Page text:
WEEK 12 - TUESDAY
Office of Readings
Lord, open my lips.
- And my mouth shall proclaim your praise.
Psalm 95 is the traditional Invitatory Psalm. Psalm 24, 67, or 100 may be substituted.
Antiphon: Come let us worship the Lord, our mighty God.
God, come to my assistance.
- Lord, make haste to help me.
Glory to the Father, and to the Son, and to the Holy Spirit:
- as it was in the beginning, is now, and will be for ever.
So rich God's grace in Jesus Christ,
That we are called as sons of light
To bear the pledge of glory.
Through him in whom all fullness dwells,
We offer God our gift of self
In union with the Spirit.
Lord, God, Savior,
Give us strength to mold our hearts in your true likeness,
Sons and servants of our Father.
Text: Jack May, S.J.; Tune: 887.887.48.48 Frankfort; Philip Nicolai, 1599, arr. by J.S. Bach
Let my cry come to you; do not hide your face from me.
The longings and prayers of an exile.
God comforts us in all our troubles. (2 Cor. 1:4)
O Lord, listen to my prayer
and let my cry for help reach you.
Do not hide your face from me
in the day of my distress.
Turn your ear towards me
and answer me quickly when I call.
For my days are vanishing like smoke,
my bones burn away like a fire.
My heart is withered like the grass.
I forget to eat my bread.
I cry with all my strength
and my skin clings to my bones.
I have become like a pelican in the wilderness
like an owl in desolate places.
I lie awake and I moan
like some lonely bird on a roof.
All day long my foes revile me;
those who hate me use my name as a curse.
The bread I eat is ashes;
my drink is mingled with tears.
In your anger, Lord, and your fury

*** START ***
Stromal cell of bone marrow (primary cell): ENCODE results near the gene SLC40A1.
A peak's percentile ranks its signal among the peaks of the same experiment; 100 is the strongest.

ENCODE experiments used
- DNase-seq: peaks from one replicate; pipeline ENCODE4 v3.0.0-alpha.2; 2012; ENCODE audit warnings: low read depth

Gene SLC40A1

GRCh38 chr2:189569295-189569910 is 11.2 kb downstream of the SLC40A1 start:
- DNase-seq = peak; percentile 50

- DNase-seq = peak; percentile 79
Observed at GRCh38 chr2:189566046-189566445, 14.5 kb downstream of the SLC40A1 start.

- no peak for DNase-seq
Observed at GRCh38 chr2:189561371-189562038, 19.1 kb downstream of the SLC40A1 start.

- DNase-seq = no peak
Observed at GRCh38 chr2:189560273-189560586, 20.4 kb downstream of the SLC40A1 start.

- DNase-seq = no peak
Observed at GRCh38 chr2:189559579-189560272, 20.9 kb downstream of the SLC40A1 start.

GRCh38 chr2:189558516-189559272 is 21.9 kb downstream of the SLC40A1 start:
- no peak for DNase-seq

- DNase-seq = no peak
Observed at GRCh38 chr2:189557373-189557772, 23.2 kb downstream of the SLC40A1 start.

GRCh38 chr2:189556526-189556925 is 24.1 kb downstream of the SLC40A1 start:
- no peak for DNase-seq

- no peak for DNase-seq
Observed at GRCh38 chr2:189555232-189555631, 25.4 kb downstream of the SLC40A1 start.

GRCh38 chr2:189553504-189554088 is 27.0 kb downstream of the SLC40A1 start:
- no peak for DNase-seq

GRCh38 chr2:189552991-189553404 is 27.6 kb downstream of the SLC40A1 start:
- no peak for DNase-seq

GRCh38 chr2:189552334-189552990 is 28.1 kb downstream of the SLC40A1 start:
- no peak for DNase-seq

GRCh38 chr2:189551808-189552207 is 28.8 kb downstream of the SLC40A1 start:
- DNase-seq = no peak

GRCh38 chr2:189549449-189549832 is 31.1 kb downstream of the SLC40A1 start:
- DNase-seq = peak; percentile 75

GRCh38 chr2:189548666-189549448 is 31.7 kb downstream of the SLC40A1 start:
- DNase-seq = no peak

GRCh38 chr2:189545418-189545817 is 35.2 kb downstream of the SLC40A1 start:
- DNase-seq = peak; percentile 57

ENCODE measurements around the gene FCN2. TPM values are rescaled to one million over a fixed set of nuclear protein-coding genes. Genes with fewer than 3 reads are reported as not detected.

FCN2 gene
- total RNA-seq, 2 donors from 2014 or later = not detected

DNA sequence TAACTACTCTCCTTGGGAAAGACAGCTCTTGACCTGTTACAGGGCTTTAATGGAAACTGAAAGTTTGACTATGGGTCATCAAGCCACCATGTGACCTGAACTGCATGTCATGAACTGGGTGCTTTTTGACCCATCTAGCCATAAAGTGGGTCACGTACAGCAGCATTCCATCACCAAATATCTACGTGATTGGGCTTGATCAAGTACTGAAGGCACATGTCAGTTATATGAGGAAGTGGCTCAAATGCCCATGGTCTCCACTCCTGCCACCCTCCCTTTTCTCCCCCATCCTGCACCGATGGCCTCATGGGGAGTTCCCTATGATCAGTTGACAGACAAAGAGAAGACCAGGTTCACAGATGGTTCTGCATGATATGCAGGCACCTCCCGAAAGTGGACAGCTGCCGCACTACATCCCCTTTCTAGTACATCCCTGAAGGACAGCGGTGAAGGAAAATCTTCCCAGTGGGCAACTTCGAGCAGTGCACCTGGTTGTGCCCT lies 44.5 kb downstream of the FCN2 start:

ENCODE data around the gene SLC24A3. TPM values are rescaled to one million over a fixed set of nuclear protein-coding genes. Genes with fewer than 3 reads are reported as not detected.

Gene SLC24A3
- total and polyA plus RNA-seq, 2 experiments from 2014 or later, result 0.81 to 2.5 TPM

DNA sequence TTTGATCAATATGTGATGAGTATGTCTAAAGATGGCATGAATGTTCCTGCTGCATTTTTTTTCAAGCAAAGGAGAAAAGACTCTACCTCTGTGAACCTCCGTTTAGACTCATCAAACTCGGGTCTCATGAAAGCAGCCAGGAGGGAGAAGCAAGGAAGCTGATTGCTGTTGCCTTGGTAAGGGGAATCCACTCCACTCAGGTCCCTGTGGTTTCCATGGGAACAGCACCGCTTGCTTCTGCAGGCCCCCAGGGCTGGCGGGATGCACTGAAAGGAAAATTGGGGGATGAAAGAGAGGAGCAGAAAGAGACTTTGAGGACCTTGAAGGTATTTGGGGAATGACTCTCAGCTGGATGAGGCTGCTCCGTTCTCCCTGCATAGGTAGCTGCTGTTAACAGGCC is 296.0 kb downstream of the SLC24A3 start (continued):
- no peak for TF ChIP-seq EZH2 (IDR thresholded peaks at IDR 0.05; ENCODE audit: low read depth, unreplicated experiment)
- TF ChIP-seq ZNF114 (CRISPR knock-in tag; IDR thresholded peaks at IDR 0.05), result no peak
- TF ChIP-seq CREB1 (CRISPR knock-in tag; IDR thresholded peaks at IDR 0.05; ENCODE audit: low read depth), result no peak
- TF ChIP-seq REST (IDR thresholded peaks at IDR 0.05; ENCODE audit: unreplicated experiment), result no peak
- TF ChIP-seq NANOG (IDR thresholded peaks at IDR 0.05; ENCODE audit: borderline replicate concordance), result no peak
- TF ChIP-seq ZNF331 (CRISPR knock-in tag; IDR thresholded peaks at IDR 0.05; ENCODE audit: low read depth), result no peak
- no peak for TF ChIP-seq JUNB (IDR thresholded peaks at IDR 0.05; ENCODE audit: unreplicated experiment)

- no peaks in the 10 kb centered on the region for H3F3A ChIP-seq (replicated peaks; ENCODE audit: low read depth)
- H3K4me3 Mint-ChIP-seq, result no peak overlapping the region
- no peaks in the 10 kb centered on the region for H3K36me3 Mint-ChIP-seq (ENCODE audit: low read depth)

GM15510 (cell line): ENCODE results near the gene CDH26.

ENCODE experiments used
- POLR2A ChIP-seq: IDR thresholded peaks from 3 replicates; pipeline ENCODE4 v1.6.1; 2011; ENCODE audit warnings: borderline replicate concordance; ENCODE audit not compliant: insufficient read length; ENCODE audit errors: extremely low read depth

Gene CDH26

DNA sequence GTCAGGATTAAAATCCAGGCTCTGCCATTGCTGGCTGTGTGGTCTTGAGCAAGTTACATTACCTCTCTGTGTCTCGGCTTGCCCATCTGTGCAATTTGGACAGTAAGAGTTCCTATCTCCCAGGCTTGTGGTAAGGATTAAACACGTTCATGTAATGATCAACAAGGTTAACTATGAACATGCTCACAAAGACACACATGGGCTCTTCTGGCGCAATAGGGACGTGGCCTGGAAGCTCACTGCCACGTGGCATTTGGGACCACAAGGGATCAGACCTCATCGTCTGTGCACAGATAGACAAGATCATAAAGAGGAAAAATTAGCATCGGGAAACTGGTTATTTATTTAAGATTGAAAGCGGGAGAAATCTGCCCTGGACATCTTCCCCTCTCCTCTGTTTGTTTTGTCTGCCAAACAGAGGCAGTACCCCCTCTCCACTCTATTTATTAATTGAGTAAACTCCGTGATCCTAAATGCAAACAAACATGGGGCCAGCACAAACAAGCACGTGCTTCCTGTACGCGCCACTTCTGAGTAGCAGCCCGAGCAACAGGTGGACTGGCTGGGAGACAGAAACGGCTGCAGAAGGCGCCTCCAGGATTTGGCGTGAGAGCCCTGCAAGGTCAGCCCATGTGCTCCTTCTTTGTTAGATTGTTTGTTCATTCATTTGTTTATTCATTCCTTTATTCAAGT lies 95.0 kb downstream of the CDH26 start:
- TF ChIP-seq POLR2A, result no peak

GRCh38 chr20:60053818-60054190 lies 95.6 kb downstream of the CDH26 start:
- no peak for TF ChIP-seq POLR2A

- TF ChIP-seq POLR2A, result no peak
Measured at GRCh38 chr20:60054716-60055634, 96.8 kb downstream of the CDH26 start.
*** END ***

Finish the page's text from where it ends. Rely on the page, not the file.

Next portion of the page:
you have lifted me up and thrown me down.
My days are like a passing shadow
and I wither away like the grass. Glory...
Let my cry come to you; do not hide your face from me.
Antiphon 2 Be attentive, Lord, to the prayer of the helpless.
But you, O Lord, will endure for ever
and your name from age to age.
You will arise and have mercy on Zion:
for this is the time to have mercy;
yes, the time appointed has come
for your servants love her very stones,
are moved with pity even for her dust.
The nations shall fear the name of the Lord
and all the earth's kings your glory,
when the Lord shall build up Zion again
and appear in all his glory.
Then he will turn to the prayers of the helpless;
he will not despise their prayers.
Let this be written for ages to come
that a people yet unborn may praise the Lord;
for the Lord leaned down from his sanctuary on high.
He looked down from heaven to the earth
that he might hear the groans of the prisoners
and free those condemned to die.
The sons of your servants shall dwell untroubled
and their race shall endure before you
that the name of the Lord may be proclaimed in Zion
and his praise in the heart of Jerusalem,
when peoples and kingdoms are gathered together
to pay their homage to the Lord. Glory...
Be attentive, Lord, to the prayer of the helpless.
Antiphon 3 You, O Lord, established the earth, and the heavens are the work of your hands.
He has broken my strength in mid-course;
he has shortened the days of my life.
I say to God: "Do not take me away
before my day are complete,
you, whose days last from age to age.
Long ago you founded the earth
and the heavens are the work of your hands.
They will perish but you will remain.
They will are wear out like a garment.
You will change them like clothes that are changed.
But you neither change, nor have an end." Glory...